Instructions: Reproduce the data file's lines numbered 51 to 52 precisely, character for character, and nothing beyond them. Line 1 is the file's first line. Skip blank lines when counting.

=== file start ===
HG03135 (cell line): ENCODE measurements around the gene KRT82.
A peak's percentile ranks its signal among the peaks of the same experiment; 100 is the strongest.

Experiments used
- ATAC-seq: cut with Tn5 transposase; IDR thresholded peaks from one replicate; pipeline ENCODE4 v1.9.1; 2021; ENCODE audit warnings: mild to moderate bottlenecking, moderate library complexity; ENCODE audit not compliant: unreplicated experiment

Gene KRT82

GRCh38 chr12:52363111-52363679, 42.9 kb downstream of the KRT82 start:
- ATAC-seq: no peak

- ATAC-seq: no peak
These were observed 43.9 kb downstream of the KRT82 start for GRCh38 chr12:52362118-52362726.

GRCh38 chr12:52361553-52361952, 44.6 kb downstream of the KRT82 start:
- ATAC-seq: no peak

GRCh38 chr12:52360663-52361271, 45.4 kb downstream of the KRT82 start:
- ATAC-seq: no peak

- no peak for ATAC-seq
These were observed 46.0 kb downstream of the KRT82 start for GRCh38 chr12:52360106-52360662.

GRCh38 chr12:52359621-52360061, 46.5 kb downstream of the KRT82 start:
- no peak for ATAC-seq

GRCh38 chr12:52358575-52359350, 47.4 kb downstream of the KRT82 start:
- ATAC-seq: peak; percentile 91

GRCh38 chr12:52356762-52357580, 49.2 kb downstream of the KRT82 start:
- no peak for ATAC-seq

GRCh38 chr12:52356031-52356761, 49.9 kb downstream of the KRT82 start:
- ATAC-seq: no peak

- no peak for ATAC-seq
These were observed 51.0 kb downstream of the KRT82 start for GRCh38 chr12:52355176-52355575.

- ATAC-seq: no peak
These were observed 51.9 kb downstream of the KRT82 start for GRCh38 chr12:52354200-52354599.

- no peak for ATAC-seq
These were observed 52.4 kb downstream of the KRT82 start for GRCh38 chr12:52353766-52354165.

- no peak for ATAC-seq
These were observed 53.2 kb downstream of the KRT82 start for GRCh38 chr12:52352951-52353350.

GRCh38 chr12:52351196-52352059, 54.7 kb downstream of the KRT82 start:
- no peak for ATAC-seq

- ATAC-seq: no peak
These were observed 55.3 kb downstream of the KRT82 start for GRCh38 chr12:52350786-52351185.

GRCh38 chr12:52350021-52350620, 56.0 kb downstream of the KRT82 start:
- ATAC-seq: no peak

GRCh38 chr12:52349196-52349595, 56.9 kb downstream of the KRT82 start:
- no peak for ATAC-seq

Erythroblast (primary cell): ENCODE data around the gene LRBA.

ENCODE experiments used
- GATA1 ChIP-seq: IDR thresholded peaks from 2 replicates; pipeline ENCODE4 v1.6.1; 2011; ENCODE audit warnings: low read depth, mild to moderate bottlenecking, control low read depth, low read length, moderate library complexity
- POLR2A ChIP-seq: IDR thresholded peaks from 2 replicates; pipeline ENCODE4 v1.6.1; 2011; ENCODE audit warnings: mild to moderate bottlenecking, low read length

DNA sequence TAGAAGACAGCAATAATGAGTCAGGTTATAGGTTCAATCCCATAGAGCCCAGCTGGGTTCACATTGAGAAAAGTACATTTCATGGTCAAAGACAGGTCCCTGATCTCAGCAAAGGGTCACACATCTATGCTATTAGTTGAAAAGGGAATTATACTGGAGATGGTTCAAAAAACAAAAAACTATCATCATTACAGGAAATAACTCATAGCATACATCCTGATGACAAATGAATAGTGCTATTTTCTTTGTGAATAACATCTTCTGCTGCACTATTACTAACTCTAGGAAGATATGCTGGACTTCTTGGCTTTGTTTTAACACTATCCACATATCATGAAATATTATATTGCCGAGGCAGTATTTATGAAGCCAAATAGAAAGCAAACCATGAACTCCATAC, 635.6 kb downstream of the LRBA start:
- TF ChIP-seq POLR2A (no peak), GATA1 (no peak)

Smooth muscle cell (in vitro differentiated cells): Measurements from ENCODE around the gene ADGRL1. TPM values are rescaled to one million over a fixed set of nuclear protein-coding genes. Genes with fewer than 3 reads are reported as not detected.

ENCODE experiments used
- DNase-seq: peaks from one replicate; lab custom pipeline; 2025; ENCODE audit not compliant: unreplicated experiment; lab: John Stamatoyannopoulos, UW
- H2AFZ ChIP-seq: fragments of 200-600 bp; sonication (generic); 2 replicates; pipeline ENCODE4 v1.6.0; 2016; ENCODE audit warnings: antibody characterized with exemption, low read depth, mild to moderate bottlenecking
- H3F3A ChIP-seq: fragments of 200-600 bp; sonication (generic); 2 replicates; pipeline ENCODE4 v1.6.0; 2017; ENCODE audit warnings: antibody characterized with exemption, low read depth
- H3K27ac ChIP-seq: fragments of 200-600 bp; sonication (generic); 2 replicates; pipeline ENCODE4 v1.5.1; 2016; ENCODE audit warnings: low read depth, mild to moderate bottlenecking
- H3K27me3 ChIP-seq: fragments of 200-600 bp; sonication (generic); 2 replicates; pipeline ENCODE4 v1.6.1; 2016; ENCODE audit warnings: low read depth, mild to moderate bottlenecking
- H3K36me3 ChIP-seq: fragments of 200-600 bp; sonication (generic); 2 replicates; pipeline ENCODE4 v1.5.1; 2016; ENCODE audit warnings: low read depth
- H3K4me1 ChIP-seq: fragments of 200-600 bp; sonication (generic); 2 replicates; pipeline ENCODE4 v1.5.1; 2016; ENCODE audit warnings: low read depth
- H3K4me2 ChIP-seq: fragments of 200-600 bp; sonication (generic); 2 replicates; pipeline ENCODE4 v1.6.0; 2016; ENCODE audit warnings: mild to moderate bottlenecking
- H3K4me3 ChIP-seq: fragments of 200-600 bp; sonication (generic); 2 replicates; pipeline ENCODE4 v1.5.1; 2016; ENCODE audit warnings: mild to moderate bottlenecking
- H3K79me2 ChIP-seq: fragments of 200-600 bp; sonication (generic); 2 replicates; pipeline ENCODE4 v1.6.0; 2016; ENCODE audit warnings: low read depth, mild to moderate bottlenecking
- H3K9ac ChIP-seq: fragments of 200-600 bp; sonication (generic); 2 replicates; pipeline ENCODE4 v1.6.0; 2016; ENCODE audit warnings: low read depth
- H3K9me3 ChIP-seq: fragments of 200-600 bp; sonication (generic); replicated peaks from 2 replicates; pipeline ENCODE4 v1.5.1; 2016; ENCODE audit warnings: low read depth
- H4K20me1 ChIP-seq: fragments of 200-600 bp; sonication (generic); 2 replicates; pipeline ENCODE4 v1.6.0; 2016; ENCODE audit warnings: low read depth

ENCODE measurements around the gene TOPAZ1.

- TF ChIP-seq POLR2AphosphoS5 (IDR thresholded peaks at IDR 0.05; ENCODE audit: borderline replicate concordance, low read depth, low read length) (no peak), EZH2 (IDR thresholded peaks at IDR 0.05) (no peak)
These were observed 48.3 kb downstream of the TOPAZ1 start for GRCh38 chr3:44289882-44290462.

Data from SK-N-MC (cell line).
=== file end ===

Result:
- H3K27ac ChIP-seq: fragments of 200-600 bp; sonication (generic); 2 replicates; pipeline ENCODE4 v1.5.1; 2016; ENCODE audit warnings: low read depth, mild to moderate bottlenecking
- H3K27me3 ChIP-seq: fragments of 200-600 bp; sonication (generic); 2 replicates; pipeline ENCODE4 v1.6.1; 2016; ENCODE audit warnings: low read depth, mild to moderate bottlenecking